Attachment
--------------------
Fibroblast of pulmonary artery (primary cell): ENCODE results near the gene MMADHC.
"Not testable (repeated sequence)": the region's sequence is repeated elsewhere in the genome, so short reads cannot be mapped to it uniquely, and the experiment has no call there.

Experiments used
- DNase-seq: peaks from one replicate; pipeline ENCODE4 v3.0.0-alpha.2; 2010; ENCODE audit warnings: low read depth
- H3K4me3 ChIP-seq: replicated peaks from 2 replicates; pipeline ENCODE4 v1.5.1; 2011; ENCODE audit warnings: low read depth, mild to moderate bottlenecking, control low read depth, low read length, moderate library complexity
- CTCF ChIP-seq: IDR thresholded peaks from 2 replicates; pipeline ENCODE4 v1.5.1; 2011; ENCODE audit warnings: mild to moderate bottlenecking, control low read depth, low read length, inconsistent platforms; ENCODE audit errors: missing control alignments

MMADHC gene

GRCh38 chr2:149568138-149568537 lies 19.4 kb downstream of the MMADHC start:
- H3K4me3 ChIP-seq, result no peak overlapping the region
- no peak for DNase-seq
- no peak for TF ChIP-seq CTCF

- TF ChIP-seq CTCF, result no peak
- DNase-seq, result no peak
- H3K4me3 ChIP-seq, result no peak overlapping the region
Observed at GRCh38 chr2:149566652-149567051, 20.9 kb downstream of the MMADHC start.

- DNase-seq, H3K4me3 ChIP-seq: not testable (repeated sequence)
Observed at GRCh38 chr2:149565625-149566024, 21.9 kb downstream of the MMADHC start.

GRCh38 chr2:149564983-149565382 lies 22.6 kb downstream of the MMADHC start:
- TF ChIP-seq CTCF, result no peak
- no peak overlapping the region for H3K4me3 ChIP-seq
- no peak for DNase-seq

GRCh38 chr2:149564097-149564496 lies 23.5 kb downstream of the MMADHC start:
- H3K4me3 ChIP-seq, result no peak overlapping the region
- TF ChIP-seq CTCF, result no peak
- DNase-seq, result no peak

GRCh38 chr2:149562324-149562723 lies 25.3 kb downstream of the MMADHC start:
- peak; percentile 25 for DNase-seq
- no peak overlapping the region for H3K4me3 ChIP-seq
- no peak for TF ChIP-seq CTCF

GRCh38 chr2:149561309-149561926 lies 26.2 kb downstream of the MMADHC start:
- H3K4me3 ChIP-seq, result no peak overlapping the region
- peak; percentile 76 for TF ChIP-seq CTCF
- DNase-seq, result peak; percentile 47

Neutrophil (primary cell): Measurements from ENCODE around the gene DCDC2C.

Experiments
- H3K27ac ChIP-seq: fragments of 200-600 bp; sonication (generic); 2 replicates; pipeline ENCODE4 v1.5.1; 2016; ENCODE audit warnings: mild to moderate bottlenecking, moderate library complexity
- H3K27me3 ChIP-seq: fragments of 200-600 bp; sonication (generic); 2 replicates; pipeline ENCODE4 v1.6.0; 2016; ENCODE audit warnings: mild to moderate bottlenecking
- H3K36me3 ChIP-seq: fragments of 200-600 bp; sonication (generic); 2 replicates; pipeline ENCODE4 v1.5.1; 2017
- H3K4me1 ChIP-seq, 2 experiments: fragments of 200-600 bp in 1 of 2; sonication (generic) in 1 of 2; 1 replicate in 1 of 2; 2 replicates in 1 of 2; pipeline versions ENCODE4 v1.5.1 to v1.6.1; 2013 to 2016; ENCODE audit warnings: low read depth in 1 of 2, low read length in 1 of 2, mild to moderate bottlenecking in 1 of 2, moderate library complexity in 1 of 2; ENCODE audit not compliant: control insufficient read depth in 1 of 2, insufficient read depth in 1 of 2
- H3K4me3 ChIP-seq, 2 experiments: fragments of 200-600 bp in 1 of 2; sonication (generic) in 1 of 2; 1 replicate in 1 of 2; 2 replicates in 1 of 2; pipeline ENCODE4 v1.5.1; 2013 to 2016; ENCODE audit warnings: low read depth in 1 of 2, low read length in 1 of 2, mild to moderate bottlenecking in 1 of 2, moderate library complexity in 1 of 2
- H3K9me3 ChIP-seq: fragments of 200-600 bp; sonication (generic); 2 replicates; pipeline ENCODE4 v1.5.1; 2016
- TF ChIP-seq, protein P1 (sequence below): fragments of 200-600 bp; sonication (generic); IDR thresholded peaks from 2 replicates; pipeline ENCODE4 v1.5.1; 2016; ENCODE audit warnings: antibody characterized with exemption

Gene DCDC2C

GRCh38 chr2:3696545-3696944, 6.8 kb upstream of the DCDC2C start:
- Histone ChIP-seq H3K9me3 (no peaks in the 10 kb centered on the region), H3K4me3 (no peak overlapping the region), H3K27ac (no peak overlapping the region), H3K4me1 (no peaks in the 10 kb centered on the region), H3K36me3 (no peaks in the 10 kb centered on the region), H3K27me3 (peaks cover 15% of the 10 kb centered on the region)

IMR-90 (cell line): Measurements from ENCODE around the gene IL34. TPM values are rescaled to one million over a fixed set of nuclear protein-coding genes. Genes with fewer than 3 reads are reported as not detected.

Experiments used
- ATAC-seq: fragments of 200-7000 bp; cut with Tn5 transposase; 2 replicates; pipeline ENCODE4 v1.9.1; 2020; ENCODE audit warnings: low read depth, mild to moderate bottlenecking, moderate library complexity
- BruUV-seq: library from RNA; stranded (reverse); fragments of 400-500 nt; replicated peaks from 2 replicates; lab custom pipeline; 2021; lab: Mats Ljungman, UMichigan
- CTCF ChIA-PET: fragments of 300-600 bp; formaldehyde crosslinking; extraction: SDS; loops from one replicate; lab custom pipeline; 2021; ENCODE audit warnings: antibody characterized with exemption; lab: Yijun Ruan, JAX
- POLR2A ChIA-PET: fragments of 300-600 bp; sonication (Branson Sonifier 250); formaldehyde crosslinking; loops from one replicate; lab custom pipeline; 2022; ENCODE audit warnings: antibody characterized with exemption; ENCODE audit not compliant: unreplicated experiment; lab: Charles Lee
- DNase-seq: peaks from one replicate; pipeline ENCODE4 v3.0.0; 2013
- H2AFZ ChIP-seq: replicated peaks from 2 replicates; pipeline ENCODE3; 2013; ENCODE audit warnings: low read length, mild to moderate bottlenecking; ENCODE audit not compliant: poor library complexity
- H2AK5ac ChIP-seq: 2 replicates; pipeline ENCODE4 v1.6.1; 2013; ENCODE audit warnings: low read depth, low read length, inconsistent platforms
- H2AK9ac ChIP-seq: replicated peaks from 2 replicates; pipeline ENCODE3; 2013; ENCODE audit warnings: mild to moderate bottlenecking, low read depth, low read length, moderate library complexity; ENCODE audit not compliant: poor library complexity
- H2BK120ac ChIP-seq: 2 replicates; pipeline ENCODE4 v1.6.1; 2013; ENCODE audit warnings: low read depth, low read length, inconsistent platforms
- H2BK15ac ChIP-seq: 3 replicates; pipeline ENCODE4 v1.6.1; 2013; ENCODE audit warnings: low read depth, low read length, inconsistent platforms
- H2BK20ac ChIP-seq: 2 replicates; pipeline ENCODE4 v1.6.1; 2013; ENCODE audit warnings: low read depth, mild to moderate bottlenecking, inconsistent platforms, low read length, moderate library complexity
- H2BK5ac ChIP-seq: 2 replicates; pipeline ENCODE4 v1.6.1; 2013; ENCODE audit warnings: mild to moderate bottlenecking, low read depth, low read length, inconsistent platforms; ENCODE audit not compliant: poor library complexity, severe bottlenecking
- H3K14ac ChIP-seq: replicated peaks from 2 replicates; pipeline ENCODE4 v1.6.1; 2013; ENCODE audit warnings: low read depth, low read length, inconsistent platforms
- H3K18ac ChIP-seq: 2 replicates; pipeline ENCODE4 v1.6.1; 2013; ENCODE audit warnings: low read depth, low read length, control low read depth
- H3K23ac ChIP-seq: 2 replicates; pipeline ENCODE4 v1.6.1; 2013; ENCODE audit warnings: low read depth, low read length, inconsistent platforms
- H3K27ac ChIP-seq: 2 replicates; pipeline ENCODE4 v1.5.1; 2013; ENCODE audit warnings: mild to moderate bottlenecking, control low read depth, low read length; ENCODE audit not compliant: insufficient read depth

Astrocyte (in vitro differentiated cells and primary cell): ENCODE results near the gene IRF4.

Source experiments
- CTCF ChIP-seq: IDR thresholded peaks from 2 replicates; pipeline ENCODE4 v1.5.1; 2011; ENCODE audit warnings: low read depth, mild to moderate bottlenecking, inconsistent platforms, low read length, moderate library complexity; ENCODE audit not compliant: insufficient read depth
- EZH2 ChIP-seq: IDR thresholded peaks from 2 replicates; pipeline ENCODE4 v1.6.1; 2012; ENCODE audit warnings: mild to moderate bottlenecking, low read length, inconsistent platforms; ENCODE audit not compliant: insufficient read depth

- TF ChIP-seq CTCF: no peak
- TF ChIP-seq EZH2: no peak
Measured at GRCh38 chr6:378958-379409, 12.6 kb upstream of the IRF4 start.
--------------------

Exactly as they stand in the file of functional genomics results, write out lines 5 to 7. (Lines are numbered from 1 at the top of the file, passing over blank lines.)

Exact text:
- H3K4me3 ChIP-seq: replicated peaks from 2 replicates; pipeline ENCODE4 v1.5.1; 2011; ENCODE audit warnings: low read depth, mild to moderate bottlenecking, control low read depth, low read length, moderate library complexity
- CTCF ChIP-seq: IDR thresholded peaks from 2 replicates; pipeline ENCODE4 v1.5.1; 2011; ENCODE audit warnings: mild to moderate bottlenecking, control low read depth, low read length, inconsistent platforms; ENCODE audit errors: missing control alignments

MMADHC gene